OK, it’s time to admit : i have a Mac problem. I can’t live without it.
Today, at the auspicious favor of a small explosion in my building at Georgia Tech, i had a discussion with a seismologist while waiting for the 7 fire trucks to figure out what the hell they could be doing there for so long. (It’s the South, everything takes time, here). It turns out the guy, Kevin, is also into macs, and told me about this insanely cool software called Seismac.
What i did not know, probably like a large majority of us foolish mortals, is that MacBooks have an internal sudden motion sensor, to protect the hard disk if you drop your laptop. It seems to pick up perturbations of about 0.1 kg/m/s^2, or about 1/100 of the local constant of the Earth’s gravitational acceleration.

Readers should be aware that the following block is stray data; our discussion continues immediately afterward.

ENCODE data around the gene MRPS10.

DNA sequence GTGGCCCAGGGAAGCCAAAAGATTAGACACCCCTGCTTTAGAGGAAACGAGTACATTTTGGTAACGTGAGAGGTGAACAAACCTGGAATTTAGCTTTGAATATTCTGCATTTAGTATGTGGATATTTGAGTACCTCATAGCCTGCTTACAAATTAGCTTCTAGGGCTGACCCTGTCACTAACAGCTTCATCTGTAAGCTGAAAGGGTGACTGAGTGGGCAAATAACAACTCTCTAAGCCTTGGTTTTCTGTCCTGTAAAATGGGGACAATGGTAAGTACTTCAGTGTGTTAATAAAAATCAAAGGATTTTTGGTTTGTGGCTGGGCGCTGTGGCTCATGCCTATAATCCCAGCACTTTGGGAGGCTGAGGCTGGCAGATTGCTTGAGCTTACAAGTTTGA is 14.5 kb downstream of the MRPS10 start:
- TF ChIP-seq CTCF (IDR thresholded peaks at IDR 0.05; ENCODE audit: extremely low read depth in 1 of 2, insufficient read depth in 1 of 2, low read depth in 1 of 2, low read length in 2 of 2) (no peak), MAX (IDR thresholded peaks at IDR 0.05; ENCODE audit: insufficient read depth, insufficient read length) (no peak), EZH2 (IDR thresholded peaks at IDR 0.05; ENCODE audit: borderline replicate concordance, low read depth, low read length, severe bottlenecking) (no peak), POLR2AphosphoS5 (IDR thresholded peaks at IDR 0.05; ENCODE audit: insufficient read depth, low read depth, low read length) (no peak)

That’s cool enough in its own right. But there’s more !
Now, as the Mac Gods would have it, the acceleration data is retrievable from Open Source software, which means that you can turn your laptop into a real-time seismometer. This for not a jack, of course, thanks to Daniel Griscom, with a little help from the National Science Foundation.
After a 2min install and a short calibration, this is what happens when i drum up the overture of Beethoven’s Fifth on my desk, 1 foot away from by beloved MacBook :
After i picked up my jaw from the floor, i had to admit, as Jerome Bonaldi used to say : “Absolutely useless, therefore rigorously indispensable”.
Call to all Californians : you can now monitor your impending seismic destruction in real time, without leaving your desk. Tsunami warnings via popup windows are a-coming. The software, however, offers no predictive capability for coffee spills.
I bow to Mac. They can have my first newborn.